“At first, they appeared on my Instagram, then they showed up on my Facebook and YouTube accounts,” Ali Toktakunov told CPJ in a phone interview. The investigative Kyrgyz journalist and founder of Ali Toktakunov’s Media Hub, a foundation for investigative journalism, says he is a frequent target of trolls or fake social media accounts that journalists have identified as conducting apparently orchestrated attacks on members of the press.
The activity took on new intensity after parliamentary elections were voided in October 2020, Toktakunov said. After protests triggered the resignation of then-President Sooronbay Jeenbekov, and Sadyr Japarov – a nationalist politician freed from prison by his supporters – was appointed prime minister, independent journalists and media outlets faced physical as well as online attacks, as CPJ documented at the time. Japarov was elected president in January 2021, according to news reports.
Press freedom is already precarious in Kyrgyzstan, where CPJ has documented journalists assaulted and imprisoned for their work, and journalists targeted in recent attacks told CPJ they fear the situation could worsen under Sadyr Japarov’s leadership. Since his appointment, Japarov has reacted strongly to criticism, and initiated amendments to the constitution that experts fear could limit freedom of speech by emphasizing “traditional values” over the rule of law, according to news reports. Some journalists have already been summoned for interrogation for their perceived alignment with the political opposition, according to Toktakunov.
At the same time, Kyrgyz journalists have uncovered a growing domestic industry of fake social media accounts used for political purposes – and many have hounded journalists in the process. Journalists told CPJ that the uptick in harassment, combined with Japarov’s potentially more restrictive policies, may signal bigger challenges to come.
“Kyrgyzstan is living through some very difficult times now, both economically and politically; people are angry,” Toktakunov said. “In order to distract their attention and to shut up those who openly speak about the problems – including journalists – the authorities are using fakes.”
CPJ emailed the press offices of the Kyrgyz government and the administration of President Sadyr Japarov for comment, but did not receive a response before publication.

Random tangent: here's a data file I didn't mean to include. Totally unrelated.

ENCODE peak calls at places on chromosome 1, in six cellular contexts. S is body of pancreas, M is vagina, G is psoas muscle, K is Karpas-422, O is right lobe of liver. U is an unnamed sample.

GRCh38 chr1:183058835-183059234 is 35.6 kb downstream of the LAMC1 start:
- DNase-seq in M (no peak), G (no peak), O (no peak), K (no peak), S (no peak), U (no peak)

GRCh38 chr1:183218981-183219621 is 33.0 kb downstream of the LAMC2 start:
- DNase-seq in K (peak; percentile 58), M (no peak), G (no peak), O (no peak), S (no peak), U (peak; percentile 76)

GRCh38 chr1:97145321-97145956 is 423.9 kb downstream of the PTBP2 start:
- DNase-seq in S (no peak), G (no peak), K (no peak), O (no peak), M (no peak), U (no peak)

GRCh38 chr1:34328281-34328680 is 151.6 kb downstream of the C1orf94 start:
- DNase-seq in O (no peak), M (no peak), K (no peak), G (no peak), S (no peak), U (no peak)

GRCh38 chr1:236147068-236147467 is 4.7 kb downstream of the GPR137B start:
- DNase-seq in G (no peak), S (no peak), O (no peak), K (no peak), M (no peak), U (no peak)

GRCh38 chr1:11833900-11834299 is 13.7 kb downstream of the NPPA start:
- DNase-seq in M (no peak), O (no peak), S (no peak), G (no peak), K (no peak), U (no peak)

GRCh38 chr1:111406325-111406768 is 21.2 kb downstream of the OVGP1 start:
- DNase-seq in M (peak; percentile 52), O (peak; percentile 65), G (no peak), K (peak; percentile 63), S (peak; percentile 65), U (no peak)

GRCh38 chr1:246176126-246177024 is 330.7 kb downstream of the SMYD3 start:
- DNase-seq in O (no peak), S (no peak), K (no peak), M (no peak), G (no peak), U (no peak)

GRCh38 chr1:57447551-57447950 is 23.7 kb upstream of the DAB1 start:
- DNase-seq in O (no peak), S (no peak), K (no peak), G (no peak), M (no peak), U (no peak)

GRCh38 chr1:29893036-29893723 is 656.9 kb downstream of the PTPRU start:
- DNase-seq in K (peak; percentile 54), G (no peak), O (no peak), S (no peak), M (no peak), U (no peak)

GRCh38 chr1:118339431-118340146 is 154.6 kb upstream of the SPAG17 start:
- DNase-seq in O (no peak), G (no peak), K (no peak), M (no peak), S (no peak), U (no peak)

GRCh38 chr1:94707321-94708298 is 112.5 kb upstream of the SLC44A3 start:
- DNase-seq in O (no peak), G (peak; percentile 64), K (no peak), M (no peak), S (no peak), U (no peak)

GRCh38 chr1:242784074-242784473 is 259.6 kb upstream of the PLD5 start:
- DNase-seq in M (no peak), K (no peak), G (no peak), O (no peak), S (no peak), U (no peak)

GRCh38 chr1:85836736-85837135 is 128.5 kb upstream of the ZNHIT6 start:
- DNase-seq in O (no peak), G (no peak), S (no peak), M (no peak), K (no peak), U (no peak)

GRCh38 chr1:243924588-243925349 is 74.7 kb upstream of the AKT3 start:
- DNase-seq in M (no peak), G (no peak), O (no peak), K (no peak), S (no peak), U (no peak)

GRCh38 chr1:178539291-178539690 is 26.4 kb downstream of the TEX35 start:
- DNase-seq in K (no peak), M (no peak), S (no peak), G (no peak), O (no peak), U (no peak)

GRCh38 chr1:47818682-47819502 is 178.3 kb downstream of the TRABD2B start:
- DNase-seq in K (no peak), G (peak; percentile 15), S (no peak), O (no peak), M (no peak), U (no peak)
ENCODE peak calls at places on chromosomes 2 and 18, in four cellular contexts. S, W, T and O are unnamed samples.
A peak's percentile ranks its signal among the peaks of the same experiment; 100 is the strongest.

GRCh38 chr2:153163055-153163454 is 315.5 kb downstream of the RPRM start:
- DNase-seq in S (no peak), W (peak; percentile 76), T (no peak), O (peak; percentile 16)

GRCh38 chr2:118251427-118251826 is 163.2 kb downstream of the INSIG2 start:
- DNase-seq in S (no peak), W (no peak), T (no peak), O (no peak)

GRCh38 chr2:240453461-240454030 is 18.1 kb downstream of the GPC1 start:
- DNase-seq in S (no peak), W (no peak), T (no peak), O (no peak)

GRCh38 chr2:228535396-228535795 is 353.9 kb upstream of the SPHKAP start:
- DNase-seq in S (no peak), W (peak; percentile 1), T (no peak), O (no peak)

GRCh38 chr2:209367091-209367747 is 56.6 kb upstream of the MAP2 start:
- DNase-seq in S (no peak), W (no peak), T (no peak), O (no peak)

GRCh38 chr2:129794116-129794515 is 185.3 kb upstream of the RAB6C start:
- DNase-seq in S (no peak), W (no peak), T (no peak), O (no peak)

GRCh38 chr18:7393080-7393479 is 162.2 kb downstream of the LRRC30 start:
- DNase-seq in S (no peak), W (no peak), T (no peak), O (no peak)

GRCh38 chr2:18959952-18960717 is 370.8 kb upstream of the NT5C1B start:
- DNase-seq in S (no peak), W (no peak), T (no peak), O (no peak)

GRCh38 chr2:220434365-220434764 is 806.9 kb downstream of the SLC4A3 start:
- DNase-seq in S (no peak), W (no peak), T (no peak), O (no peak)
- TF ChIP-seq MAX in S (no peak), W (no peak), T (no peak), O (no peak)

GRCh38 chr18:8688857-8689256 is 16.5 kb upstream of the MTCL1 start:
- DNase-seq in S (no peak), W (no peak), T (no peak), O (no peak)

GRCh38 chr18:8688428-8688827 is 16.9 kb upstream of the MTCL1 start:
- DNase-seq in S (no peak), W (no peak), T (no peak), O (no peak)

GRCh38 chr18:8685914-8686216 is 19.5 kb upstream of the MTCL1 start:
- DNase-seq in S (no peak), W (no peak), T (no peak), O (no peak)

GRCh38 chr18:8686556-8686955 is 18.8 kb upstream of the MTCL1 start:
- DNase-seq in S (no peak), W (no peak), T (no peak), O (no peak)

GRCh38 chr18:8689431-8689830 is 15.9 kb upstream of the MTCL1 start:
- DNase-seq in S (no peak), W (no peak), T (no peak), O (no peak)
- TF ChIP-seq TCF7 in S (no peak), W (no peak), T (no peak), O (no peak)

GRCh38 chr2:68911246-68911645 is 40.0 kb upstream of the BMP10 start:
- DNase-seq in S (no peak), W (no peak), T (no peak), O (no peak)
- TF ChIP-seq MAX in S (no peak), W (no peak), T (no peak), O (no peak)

“Fakes” are social network accounts created under false names using stock or stolen photographs; in Kyrgyzstan, they frequently congregate in the comments sections of critical publications to attack authors or the outlet itself, according to video-producer Aleksandra Titova and news editor Aidai Irgebayeva from the Kyrgyz independent news outlet Kloop, who spoke with CPJ in a phone interview. In December, Kloop published a months-long investigation that traced over 800 fake accounts, including several harassing journalists, to five groups they dubbed “fake farms.”
The investigation was prompted in part by a notable wave of online attacks following the 2019 publication of a collective investigation by Kloop, the Organized Crime and Corruption Reporting Project (OCCRP), and U.S. Congress-funded broadcaster Radio Free Europe/Radio Liberty, according to Irgebayeva. The investigation revealed a large-scale corruption scheme that involved high-level Kyrgyz customs officials, including Raimbek Matraimov, who international media later reported was found guilty of corruption and arrested. “Armies” of fakes started “aggressively commenting on anything published regarding that investigation,” according to Titova. Many shared support for Matraimov and tried to discredit the journalists who published it – even the project’s illustrator – while some posted “threats of murder and violence,” she said. The harassment also coincided with cyberattacks and legal harassment, CPJ noted at the time.
“They execute targeted attacks on the members of the press,” Titova told CPJ.